Increasing the Availability of Consultations and Referrals
Importantly, the task force recommendations address one of primary care physicians’ top concerns about identifying behavioral health conditions: the lack of available behavioral health providers for consultation or referral. Ensuring primary care clinicians are actually available to consult with psychiatrists would help to fill knowledge gaps, allow for real-time training, and eliminate the need for an on-site psychiatric provider.
To address the lack of available behavioral health providers, the task force recommended updating network performance standards across payers to ensure adequate specialty care for referral and support for primary care providers. Health plan networks often include participating behavioral health providers who are not taking new patients or have long wait times for appointments. The HHS secretary should standardize HHS-regulated plans by developing core network performance metrics for application across all plans. CMS should develop requirements that include time and distance standards; consider telehealth as an option; report specifically on behavioral health provider availability; include a uniform set of quantitative performance measures; are transparent and publicly reported; and define adequate diversity and cultural competence.
The task force also recommended that Congress appropriate more funding to the Health Resources & Services Administration for statewide primary care-to-psychiatric consultation services. This would make the services more widely available in all primary care settings and would provide necessary assistance that primary care providers may need in managing their patients’ mild to moderate behavioral health conditions.
Improving Training and Education
To ensure successful integration of primary care and behavioral health services, providers must receive adequate training that prepares them to work in integrated care teams, which in turn helps prevent burnout for both primary care and behavioral health providers. The task force recommended technical assistance for provider practices participating in integration to assist with organizational training, billing and financing, and implementation of electronic health records (EHR). These training programs also benefit the patient, as they assist providers in effectively communicating with patients, appropriately diagnosing conditions, and being more culturally responsive, thus addressing behavioral health equity issues and reducing disparities.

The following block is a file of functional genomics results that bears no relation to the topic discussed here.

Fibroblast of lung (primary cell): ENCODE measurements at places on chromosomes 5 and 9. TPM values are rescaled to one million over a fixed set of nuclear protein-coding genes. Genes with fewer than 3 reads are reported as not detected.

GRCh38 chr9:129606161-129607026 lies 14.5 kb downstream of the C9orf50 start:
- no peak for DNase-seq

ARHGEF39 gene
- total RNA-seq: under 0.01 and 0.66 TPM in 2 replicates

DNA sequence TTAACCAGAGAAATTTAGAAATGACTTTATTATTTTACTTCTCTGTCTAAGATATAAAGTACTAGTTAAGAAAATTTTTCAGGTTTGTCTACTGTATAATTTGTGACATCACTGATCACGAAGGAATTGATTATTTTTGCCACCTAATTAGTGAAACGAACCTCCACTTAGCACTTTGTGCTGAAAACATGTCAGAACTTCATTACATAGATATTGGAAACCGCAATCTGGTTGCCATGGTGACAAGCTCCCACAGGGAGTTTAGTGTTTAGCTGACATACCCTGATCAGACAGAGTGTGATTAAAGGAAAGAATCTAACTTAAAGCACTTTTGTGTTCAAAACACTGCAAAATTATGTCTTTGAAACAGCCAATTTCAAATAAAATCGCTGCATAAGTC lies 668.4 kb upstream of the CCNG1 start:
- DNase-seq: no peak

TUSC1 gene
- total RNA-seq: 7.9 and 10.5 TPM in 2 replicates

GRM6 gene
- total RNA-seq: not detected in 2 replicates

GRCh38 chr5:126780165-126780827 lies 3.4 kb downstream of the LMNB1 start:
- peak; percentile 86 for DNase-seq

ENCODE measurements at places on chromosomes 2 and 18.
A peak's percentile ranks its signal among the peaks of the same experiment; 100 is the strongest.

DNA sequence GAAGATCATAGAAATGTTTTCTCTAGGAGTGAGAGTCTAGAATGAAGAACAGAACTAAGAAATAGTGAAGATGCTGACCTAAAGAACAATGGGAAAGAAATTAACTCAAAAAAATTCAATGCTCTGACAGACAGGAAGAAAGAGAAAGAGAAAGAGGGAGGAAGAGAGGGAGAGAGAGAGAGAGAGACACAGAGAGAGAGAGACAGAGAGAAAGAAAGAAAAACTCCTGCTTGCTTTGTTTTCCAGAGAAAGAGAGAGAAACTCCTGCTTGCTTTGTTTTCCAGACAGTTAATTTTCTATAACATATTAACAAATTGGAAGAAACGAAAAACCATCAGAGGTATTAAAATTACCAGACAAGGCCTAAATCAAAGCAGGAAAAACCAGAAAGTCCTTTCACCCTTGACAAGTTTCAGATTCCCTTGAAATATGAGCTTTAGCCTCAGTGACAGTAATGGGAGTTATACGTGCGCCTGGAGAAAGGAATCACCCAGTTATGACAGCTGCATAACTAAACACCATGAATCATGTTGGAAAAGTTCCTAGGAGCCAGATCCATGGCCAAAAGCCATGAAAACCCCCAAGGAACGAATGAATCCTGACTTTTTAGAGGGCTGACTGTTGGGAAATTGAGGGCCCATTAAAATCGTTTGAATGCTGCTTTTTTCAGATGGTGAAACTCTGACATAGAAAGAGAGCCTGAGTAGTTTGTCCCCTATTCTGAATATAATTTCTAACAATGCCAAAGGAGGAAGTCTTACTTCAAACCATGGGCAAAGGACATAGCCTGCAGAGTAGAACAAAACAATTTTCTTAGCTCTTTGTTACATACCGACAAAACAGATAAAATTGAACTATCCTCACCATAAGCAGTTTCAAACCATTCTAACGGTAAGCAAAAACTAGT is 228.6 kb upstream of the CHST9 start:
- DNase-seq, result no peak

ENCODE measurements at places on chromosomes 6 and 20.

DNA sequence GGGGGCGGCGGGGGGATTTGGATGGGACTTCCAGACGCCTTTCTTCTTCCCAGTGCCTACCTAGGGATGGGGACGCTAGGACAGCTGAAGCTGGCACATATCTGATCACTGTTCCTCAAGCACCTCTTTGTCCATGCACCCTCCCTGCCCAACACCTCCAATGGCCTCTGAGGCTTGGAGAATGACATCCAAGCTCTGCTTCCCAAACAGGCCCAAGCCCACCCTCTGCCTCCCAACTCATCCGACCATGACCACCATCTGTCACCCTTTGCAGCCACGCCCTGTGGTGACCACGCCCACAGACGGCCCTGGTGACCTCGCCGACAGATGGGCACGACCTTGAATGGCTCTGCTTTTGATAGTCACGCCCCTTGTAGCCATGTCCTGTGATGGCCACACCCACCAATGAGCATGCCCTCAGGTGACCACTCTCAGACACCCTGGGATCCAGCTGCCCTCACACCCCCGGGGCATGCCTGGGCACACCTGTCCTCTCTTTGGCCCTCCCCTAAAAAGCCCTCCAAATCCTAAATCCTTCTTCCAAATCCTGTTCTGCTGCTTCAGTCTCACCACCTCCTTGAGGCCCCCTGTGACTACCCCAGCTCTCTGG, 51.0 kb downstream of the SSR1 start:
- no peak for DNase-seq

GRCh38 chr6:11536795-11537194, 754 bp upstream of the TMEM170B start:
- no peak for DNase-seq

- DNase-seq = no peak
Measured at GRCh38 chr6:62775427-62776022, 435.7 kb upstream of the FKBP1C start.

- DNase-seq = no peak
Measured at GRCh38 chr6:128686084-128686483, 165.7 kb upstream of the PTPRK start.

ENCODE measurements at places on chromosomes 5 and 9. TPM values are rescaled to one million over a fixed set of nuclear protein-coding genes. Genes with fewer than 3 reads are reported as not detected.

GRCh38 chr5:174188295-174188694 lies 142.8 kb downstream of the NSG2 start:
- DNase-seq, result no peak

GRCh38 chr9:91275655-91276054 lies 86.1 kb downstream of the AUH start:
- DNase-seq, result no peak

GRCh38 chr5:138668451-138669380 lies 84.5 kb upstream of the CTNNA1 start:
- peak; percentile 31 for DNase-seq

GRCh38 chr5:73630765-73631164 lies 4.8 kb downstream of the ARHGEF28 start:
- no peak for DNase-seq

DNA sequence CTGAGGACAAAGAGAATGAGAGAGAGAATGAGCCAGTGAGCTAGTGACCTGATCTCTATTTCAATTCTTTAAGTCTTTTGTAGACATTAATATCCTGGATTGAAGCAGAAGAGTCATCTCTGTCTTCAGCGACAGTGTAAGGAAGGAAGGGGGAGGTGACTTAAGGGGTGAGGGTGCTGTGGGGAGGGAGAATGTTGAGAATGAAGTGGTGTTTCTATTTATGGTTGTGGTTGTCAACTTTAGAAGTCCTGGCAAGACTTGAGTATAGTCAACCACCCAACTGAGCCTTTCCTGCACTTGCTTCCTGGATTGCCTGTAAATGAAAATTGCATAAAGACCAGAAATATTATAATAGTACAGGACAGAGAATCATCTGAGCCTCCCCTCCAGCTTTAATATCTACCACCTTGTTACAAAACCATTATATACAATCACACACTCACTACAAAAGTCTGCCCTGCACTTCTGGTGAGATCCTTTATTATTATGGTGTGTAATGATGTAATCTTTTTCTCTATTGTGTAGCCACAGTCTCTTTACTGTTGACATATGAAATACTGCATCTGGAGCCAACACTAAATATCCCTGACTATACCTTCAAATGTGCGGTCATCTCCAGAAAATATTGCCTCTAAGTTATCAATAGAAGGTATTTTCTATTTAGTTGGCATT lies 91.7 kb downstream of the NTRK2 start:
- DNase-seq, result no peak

Continuing education is also important. Providers commonly enter the workforce with limited experience working on integrated care teams and limited knowledge responding to health disparities. The task force recommended that Congress provide funding to expand post-degree training opportunities to increase primary care providers’ knowledge of behavioral health and the unique needs of diverse populations. Many post-degree training programs can be completed online; Project ECHO, for example, is a medical education model that uses video-conferencing technology to train, advise, and support primary care providers on a variety of issues. Models like these benefit patients in underserved and rural areas, where there are fewer behavioral health providers.
Utilizing Technology to Benefit Primary Care Providers
Technology also plays a large role in successful integration. Recognizing the benefits that technology and telehealth services provide in enhancing behavioral health integration, the task force recommended optimizing health information technology for behavioral health and expanding telehealth access.
EHRs should support screening tools, provide recommendations for next steps based on patient responses, and track follow-up. To assist primary care providers with screening patients for behavioral health conditions, the task force recommended requiring Certified EHR Technology to include clinical decision support tools. These tools would help providers with decision-making and thorough collection of patient data, allowing them to make patient-specific treatment recommendations.
To ensure that more behavioral health providers are available for primary care providers to refer their patients to, the task force also recommended removing site of service, geographic, and established patient restrictions for telehealth services. Due to the pandemic, flexibilities are currently in place to expand coverage and remove these barriers. As Congress deliberates the future of telehealth services, it will be important to consider how expanding telehealth supports integrated care.
The U.S. is currently facing a growing workforce shortage and behavioral health integration provides an opportunity to improve access to care. In addition to benefiting patients and reducing health disparities, increasing capacity for primary care providers can create a more successful, equipped, and satisfied workforce.
Read the full BPC Behavioral Health Integration Report here.
Support Research Like This
With your support, BPC can continue to fund important research like this by combining the best ideas from both parties to promote health, security, and opportunity for all Americans.Donate Now
Join Our Mailing List
BPC drives principled and politically viable policy solutions through the power of rigorous analysis, painstaking negotiation, and aggressive advocacy.